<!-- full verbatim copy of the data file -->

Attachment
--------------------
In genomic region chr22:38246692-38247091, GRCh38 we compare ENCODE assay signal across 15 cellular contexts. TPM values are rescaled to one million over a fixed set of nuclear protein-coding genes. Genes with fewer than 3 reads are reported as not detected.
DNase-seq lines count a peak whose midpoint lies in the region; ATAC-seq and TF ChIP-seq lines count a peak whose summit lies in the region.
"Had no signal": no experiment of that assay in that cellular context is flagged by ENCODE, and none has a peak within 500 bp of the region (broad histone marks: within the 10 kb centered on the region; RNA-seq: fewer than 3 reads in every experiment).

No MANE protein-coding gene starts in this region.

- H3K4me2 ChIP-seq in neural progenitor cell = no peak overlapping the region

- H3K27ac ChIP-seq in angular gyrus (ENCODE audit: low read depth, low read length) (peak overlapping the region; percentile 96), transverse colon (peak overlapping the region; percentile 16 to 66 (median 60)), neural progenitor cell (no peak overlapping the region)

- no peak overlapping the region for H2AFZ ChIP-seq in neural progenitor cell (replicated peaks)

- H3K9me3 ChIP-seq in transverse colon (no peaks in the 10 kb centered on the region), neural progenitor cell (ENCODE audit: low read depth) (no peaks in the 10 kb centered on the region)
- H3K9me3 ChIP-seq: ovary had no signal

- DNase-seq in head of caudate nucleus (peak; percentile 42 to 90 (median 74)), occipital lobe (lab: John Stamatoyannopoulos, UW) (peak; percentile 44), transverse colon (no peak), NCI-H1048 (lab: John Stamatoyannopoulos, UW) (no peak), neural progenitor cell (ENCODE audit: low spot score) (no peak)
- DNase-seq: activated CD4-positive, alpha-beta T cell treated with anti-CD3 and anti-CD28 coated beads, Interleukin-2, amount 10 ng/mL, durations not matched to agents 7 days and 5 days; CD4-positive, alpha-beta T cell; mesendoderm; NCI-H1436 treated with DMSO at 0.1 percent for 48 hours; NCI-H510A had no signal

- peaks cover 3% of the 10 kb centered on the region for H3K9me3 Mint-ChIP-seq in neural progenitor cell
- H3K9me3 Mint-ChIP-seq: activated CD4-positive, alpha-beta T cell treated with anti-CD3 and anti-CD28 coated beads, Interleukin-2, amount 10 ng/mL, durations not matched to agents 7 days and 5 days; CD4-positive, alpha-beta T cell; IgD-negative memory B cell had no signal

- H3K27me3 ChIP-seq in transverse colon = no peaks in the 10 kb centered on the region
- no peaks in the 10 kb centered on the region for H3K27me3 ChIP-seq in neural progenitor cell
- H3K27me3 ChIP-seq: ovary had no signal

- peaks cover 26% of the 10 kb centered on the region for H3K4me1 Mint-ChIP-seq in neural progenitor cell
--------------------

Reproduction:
In genomic region chr22:38246692-38247091, GRCh38 we compare ENCODE assay signal across 15 cellular contexts. TPM values are rescaled to one million over a fixed set of nuclear protein-coding genes. Genes with fewer than 3 reads are reported as not detected.
DNase-seq lines count a peak whose midpoint lies in the region; ATAC-seq and TF ChIP-seq lines count a peak whose summit lies in the region.
"Had no signal": no experiment of that assay in that cellular context is flagged by ENCODE, and none has a peak within 500 bp of the region (broad histone marks: within the 10 kb centered on the region; RNA-seq: fewer than 3 reads in every experiment).

No MANE protein-coding gene starts in this region.

- H3K4me2 ChIP-seq in neural progenitor cell = no peak overlapping the region

- H3K27ac ChIP-seq in angular gyrus (ENCODE audit: low read depth, low read length) (peak overlapping the region; percentile 96), transverse colon (peak overlapping the region; percentile 16 to 66 (median 60)), neural progenitor cell (no peak overlapping the region)

- no peak overlapping the region for H2AFZ ChIP-seq in neural progenitor cell (replicated peaks)

- H3K9me3 ChIP-seq in transverse colon (no peaks in the 10 kb centered on the region), neural progenitor cell (ENCODE audit: low read depth) (no peaks in the 10 kb centered on the region)
- H3K9me3 ChIP-seq: ovary had no signal

- DNase-seq in head of caudate nucleus (peak; percentile 42 to 90 (median 74)), occipital lobe (lab: John Stamatoyannopoulos, UW) (peak; percentile 44), transverse colon (no peak), NCI-H1048 (lab: John Stamatoyannopoulos, UW) (no peak), neural progenitor cell (ENCODE audit: low spot score) (no peak)
- DNase-seq: activated CD4-positive, alpha-beta T cell treated with anti-CD3 and anti-CD28 coated beads, Interleukin-2, amount 10 ng/mL, durations not matched to agents 7 days and 5 days; CD4-positive, alpha-beta T cell; mesendoderm; NCI-H1436 treated with DMSO at 0.1 percent for 48 hours; NCI-H510A had no signal

- peaks cover 3% of the 10 kb centered on the region for H3K9me3 Mint-ChIP-seq in neural progenitor cell
- H3K9me3 Mint-ChIP-seq: activated CD4-positive, alpha-beta T cell treated with anti-CD3 and anti-CD28 coated beads, Interleukin-2, amount 10 ng/mL, durations not matched to agents 7 days and 5 days; CD4-positive, alpha-beta T cell; IgD-negative memory B cell had no signal

- H3K27me3 ChIP-seq in transverse colon = no peaks in the 10 kb centered on the region
- no peaks in the 10 kb centered on the region for H3K27me3 ChIP-seq in neural progenitor cell
- H3K27me3 ChIP-seq: ovary had no signal

- peaks cover 26% of the 10 kb centered on the region for H3K4me1 Mint-ChIP-seq in neural progenitor cell